Relations between Police Chief Rosie Sizer and the presumed future police commissioner, City Commissioner Randy Leonard, have plunged to such a low that sources say the two can't possibly work together in Mayor-elect Sam Adams' administration.
The impasse between two of Portland's most-recognized personas is so critical that in a Tuesday interview with WW, Leonard went as far as identifying possible replacements for Sizer. He mentioned Assistant Chief Bret Smith, Central Precinct Cmdr. Mike Reese and Assistant Chief Brian Martinek (see "The Non-Brady Bunch," in this week's Cover Story) as his top choices.
"I've talked to her, I've met with her—it's like there's this wall that I can't seem to get around with her," Leonard says of Sizer. "It doesn't bode well for us working together."
Sizer was on vacation and unavailable for comment. But one of her supporters tells WW she's prepared to quit if Adams makes Leonard police commissioner when he becomes mayor in January.
"She enjoys the role very much but will not work for Randy Leonard, and she has communicated that to him," the source says. "It would be catastrophic, and she would leave the job."
Retiring Mayor Tom Potter, an ex-police chief, now manages the bureau. Mayors pick which commissioners manage which bureaus, and police is City Hall's highest-profile assignment.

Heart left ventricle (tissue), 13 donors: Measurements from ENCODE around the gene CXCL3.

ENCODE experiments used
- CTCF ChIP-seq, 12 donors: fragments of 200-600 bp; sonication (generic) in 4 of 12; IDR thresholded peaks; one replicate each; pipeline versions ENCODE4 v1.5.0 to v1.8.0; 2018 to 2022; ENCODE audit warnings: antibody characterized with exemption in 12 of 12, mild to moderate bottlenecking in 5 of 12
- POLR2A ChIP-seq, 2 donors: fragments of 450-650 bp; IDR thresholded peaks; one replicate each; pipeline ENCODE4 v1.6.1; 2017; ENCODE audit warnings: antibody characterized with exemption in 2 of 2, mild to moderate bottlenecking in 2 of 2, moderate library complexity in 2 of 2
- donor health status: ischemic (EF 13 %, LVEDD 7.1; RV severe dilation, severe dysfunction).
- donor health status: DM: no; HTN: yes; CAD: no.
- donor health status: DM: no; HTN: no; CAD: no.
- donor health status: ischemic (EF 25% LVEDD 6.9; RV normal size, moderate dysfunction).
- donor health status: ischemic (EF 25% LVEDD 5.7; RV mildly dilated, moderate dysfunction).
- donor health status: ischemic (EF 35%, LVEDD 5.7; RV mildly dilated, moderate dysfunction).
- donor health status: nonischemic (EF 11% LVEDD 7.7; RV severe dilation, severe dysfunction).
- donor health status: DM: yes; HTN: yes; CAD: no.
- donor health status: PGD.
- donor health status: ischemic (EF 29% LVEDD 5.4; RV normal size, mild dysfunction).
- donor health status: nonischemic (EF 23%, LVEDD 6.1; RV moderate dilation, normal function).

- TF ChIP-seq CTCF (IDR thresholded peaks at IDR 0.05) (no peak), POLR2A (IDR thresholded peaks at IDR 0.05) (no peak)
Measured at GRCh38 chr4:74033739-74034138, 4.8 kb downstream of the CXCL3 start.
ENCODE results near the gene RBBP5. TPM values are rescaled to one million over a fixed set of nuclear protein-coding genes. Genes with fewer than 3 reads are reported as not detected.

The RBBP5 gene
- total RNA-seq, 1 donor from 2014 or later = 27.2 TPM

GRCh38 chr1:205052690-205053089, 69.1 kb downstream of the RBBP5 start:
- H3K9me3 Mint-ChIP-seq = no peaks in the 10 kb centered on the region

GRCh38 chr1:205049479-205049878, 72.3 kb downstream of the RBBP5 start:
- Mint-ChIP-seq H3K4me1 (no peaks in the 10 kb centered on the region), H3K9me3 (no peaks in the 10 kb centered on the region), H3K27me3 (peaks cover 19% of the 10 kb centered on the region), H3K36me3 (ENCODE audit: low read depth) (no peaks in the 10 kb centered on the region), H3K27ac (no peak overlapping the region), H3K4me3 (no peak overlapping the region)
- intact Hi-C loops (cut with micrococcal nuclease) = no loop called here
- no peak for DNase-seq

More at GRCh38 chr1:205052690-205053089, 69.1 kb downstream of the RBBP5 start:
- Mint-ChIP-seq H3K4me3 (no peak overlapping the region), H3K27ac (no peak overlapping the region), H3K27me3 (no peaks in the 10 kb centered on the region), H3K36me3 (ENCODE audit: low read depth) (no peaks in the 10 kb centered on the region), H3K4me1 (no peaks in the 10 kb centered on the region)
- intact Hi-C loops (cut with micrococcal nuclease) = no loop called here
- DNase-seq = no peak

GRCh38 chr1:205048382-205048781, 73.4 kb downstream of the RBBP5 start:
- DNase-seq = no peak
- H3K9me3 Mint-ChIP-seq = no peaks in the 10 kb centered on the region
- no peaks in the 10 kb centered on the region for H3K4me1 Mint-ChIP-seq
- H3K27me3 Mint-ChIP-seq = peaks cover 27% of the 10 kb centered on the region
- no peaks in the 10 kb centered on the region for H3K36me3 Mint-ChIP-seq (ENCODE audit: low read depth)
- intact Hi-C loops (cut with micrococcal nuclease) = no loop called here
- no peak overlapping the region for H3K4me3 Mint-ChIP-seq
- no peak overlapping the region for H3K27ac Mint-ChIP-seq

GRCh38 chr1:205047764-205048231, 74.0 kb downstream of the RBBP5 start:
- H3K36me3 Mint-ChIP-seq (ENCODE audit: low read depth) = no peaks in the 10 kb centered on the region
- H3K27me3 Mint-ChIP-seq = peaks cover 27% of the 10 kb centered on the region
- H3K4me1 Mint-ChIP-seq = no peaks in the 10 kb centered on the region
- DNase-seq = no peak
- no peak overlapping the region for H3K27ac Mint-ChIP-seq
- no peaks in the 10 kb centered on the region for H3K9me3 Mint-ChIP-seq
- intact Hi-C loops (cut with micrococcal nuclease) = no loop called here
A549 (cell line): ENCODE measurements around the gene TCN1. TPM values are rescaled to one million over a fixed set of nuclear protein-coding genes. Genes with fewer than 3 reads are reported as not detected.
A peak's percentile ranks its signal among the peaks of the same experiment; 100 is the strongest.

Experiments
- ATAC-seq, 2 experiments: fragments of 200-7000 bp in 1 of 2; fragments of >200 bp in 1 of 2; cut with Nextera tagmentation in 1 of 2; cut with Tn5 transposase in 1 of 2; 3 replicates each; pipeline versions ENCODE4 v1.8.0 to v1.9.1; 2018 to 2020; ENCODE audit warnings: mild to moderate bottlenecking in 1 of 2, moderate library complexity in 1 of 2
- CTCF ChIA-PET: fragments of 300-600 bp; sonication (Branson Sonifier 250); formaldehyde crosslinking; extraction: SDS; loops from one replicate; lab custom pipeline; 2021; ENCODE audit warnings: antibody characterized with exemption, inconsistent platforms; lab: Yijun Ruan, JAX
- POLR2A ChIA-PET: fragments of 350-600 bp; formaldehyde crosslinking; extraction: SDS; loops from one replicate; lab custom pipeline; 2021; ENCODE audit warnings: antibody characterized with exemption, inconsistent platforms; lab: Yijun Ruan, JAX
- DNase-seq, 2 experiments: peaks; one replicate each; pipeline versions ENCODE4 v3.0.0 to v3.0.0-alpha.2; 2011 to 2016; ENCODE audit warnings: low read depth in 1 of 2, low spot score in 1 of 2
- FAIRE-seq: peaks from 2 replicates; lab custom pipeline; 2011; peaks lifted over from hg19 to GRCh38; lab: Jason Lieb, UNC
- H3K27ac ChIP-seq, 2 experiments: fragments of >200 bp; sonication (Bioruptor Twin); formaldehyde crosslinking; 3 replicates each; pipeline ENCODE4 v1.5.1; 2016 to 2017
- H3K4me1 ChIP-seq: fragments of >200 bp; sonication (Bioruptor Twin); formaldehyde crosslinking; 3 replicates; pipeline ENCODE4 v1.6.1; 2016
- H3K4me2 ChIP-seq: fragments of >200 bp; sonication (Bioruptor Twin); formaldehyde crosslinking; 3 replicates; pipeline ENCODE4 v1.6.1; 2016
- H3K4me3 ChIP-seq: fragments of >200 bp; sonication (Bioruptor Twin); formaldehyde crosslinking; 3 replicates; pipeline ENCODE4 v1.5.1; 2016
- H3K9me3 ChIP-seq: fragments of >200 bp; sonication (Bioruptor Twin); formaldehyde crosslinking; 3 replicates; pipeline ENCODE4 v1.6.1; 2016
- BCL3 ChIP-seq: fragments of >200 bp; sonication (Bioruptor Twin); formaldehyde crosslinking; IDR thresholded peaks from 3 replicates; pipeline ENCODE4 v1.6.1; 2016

The question is which path Adams will choose: keeping the bureau with Sizer as chief, or installing Leonard as police commissioner. Leonard, a former firefighter who's proven comfortable overhauling bureaus he's assigned, has made no secret of the fact he wants the job. Adams gave a big nod in his direction July 10 when he assigned Leonard to assemble a team and do a sweeping public-safety assessment.
Leonard says Sizer made it clear from the start she opposed the project. For that reason, he says, he did not invite her to join the team, which instead includes Reese and police union president Robert King.
After Sizer met with Potter to complain, Leonard apologized and added her to the group. Sizer is scheduled to attend their next meeting Aug. 7 in Leonard's office.
Minutes from the group's first meeting July 16 show Leonard came armed with ideas. Among them: a belief that the major trouble in the bureau is how long it takes to hire new recruits, leading to problems with its budget, staffing and morale.
Leonard used an example of one candidate who got a job with the U.S. Secret Service faster than he could be hired at the Police Bureau. Leonard tells WW the Bureau had doubts about the candidate, "but apparently they weren't a problem in protecting the president."
Police spokesman Sgt. Brian Schmautz says Sizer has repeatedly acknowledged the same troubles and hired a manager who already made some of the changes Leonard is now talking about.
"Many of those efficiencies had already been implemented months ago, but it doesn't appear anyone was aware," Schmautz says.
Contrary to Leonard's assertions, Schmautz says Sizer supports the public-safety group's work. "If there's an allegation that the chief is against any project that improves the Police Bureau," says Schmautz, "that is not true."